Isin is the most easterly of the successor states to Baal Hamazi. Cut off from easy access to its nearest neighbors (such as Pnakot to the northwest) by vigorously expanding tribes of nomadic Untash, it maintains a tenuous connection culturally to the former empire through trade routes that skirt the edges of the Lakama jungle, a place that's as dangerous and off ill-repute as dealing with Untash barbarians is. But Isin isn't known for its isolation nearly as much as it is for its radical and bizarre form of government, and it's strange and wondrous architecture.
Unlike most of the successor states, race (hamazin vs. drylander) is not a significant dynamic in Isin. Rather, it is a caste-based system, and the highest caste--the rulers of the city-state--are those who can operate some degree of witchcraft. This is very much the reverse of most places in the civilized world, where witchcraft is highly illegal, heretical, and suspicion of which can be very dangerous to the accused. Many of the leading class are, in fact, expatriates, or the descendents of such, who come here to practice their craft without interference from the Inquisition, or locals with pitchforks and torches, or what-have-you.
This is not to imply that Isin is a haven and refuge for mages. Mages, by their very nature, end up paranoid and often completely insane. Even if they don't, or fight the urges, the culture of the magi in Isin is very cut-throat, Machiavellian and pseudo-anarchic. Magi live at the top of both the geography and the food-chain, and non-magi have little rights. Most are, in fact, imprisoned within Isin. While their lives aren't necessarily directly controlled by the magi, the magi can, at whim, do whatever they please to them. Their only protection is to get "lost" in the vast herd of imprisoned nobodies--similar to the defense a zebra uses against a lion, by "disappearing" into the herd. Someone's always the loser, but the majority of individuals can survive by being relatively anonymous, or useful to the magi.
But on paper, Agun Kidinu, a hamazin wizard of no small repute, is the leader of the city. In theory, if he tired of the anarchy, he could control it. In reality, it isn't something he's particularly concerned about. There are persistent rumors that secretly Kidinu is one of the Heresiarchy, or if not, a puppet of one of the Heresiarchy... but these remain only rumors.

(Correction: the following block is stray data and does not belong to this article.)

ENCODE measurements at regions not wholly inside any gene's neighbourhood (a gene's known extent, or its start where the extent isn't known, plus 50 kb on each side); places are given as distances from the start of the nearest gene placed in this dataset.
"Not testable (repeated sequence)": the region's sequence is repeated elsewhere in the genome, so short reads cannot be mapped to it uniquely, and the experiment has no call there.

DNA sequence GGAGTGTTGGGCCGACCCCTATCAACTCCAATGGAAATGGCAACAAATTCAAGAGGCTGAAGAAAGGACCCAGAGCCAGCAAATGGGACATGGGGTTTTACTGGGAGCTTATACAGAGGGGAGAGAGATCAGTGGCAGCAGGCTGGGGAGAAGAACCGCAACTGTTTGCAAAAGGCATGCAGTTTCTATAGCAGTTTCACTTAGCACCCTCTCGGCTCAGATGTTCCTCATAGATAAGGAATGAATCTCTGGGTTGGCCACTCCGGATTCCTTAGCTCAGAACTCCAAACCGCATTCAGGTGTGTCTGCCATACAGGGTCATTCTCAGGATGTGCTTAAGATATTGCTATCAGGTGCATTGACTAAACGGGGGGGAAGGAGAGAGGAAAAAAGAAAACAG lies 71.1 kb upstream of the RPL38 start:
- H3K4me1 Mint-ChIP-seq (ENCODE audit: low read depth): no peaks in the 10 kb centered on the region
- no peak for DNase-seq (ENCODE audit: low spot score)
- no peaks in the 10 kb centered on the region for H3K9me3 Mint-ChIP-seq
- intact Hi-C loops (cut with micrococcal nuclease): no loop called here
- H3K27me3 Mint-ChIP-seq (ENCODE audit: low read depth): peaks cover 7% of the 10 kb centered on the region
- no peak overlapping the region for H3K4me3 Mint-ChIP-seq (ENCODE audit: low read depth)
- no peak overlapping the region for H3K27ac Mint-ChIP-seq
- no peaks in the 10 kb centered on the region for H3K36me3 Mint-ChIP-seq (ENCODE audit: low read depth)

Below the magi, Kinnad Harfargr rules the non-magi as a dictator. He also prefers a more laissez-faire approach to government, but as resources are scarce and the ability to leave Isin is often limited, the reality for most undercity dwellers is that they are governed by a completely unofficial warlord or gang-leader. Harfargr has access to a powerful force of secret police, he doesn't care to use it except to enforce the will of the magi, or to protect his own power. Frankly, the doings of the undercity dwellers are below his notice, for the most part. Rather, he's concerned with protecting his power and protecting the favor of the magi, since if he loses the latter, he can be easily and fatally replaced.
The architecture of Isin is one of its most striking traits, however. Built inside a vast, vertical sinkhole or ancient lava tube that's nearly a mile across, the city itself clings to the nearly vertical side walls. The magi and their most trusted cohorts live at the top; the farther down you go, the more dreary and anarchic society becomes, as well as more difficult to survive, as it is blighted by gangs and horrors left over or thrown out by experimentations of the magi. Both the magi and the non-magical dictator don't much care what happens at the very bottom of the gigantic sinkhole, unless it threatens to disrupt life above.
Around the upper edge of the city is a massive stone wall, pierced by many gates, but jealously protected by the secret police and the administrative talents of Kinnad Harfargr. The magi are very careful about who they allow to enter Isin, and even more careful about who they allow to leave.
Most of the people living in Isin, as in the rest of the Baal Hamazi lands, are drylanders, but expatriates of various stripes can be found here at all times. One unusual item of note is that inhabitants of the Forbidden Lands or the Plateau of Leng are more likely to be encountered here than anywhere else, as the magi often send expeditions deep into the Lakama Jungles (and beyond) to find them and grill them for knowledge of their blasted and bizarre landscape, which can be converted (sometimes) into arcana power. Sometimes these inhabitants become trusted accomplices of the magi--and sometimes they even enter that caste themselves--but many other times they are simply cast below into the undercity, where they frequently wreak horror on the already oppressed inhabitants thereof.